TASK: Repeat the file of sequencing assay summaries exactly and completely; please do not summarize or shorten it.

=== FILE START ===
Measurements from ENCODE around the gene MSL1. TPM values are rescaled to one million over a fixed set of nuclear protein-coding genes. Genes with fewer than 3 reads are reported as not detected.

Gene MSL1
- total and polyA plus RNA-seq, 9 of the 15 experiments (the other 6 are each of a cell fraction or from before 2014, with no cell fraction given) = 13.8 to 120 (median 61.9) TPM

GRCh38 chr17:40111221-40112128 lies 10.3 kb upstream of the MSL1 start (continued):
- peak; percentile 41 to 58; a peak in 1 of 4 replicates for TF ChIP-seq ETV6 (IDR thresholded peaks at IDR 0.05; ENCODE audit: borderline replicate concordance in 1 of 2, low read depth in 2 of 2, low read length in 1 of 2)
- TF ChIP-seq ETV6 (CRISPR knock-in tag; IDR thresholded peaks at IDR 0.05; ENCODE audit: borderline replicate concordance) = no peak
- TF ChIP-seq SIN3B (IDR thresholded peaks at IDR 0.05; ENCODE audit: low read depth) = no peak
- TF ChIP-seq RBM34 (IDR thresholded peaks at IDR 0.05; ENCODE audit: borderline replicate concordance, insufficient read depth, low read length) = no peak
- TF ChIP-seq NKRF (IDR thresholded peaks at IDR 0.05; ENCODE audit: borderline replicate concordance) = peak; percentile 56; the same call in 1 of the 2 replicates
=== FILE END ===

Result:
Measurements from ENCODE around the gene MSL1. TPM values are rescaled to one million over a fixed set of nuclear protein-coding genes. Genes with fewer than 3 reads are reported as not detected.

Gene MSL1
- total and polyA plus RNA-seq, 9 of the 15 experiments (the other 6 are each of a cell fraction or from before 2014, with no cell fraction given) = 13.8 to 120 (median 61.9) TPM

GRCh38 chr17:40111221-40112128 lies 10.3 kb upstream of the MSL1 start (continued):
- peak; percentile 41 to 58; a peak in 1 of 4 replicates for TF ChIP-seq ETV6 (IDR thresholded peaks at IDR 0.05; ENCODE audit: borderline replicate concordance in 1 of 2, low read depth in 2 of 2, low read length in 1 of 2)
- TF ChIP-seq ETV6 (CRISPR knock-in tag; IDR thresholded peaks at IDR 0.05; ENCODE audit: borderline replicate concordance) = no peak
- TF ChIP-seq SIN3B (IDR thresholded peaks at IDR 0.05; ENCODE audit: low read depth) = no peak
- TF ChIP-seq RBM34 (IDR thresholded peaks at IDR 0.05; ENCODE audit: borderline replicate concordance, insufficient read depth, low read length) = no peak
- TF ChIP-seq NKRF (IDR thresholded peaks at IDR 0.05; ENCODE audit: borderline replicate concordance) = peak; percentile 56; the same call in 1 of the 2 replicates